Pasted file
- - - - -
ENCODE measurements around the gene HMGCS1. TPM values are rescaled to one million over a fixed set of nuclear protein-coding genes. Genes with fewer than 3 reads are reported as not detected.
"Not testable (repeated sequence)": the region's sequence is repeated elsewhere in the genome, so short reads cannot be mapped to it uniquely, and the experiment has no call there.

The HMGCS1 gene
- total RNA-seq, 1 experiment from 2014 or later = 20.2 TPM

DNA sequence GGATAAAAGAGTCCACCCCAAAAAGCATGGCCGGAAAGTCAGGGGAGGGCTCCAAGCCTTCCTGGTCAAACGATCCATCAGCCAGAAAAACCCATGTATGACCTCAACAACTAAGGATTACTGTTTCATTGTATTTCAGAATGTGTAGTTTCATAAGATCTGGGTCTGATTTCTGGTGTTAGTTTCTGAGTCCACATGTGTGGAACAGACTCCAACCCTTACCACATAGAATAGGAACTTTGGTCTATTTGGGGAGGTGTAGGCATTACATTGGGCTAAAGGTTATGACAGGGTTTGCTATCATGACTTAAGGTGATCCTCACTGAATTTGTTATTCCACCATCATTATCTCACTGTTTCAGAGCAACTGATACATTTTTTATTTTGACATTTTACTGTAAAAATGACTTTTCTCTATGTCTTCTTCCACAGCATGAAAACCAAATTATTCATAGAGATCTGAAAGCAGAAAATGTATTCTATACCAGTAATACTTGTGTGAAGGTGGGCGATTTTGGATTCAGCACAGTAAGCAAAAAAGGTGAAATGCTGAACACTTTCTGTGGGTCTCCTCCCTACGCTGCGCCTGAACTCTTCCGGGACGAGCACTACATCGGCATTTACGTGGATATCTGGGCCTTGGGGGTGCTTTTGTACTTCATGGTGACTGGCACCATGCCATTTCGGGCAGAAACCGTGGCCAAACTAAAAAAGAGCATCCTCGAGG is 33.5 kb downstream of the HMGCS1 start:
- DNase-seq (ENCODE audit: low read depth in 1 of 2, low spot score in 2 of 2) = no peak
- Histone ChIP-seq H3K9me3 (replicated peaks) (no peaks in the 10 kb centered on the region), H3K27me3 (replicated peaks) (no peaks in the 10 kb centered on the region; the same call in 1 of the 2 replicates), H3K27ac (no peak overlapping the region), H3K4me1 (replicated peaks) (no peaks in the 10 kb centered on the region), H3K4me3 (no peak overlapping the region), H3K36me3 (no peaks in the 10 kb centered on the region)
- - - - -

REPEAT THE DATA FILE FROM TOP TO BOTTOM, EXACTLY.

ENCODE measurements around the gene HMGCS1. TPM values are rescaled to one million over a fixed set of nuclear protein-coding genes. Genes with fewer than 3 reads are reported as not detected.
"Not testable (repeated sequence)": the region's sequence is repeated elsewhere in the genome, so short reads cannot be mapped to it uniquely, and the experiment has no call there.

The HMGCS1 gene
- total RNA-seq, 1 experiment from 2014 or later = 20.2 TPM

DNA sequence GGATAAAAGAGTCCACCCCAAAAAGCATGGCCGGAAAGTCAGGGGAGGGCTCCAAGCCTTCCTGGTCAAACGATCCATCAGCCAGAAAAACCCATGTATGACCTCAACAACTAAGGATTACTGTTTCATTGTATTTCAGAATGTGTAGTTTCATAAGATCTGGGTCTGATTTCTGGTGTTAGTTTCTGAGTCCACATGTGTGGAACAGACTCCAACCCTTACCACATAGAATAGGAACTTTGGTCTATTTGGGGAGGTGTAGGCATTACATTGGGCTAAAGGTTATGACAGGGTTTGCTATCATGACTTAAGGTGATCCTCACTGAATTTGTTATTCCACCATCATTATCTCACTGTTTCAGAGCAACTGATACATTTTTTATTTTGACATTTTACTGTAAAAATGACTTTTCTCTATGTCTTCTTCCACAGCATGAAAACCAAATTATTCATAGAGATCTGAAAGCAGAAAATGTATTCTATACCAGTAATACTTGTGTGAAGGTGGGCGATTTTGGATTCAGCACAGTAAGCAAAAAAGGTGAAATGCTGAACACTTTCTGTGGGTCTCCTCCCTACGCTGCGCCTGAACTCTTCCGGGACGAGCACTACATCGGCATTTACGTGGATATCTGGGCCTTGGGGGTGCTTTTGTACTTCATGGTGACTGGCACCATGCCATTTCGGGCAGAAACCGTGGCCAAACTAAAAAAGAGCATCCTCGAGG is 33.5 kb downstream of the HMGCS1 start:
- DNase-seq (ENCODE audit: low read depth in 1 of 2, low spot score in 2 of 2) = no peak
- Histone ChIP-seq H3K9me3 (replicated peaks) (no peaks in the 10 kb centered on the region), H3K27me3 (replicated peaks) (no peaks in the 10 kb centered on the region; the same call in 1 of the 2 replicates), H3K27ac (no peak overlapping the region), H3K4me1 (replicated peaks) (no peaks in the 10 kb centered on the region), H3K4me3 (no peak overlapping the region), H3K36me3 (no peaks in the 10 kb centered on the region)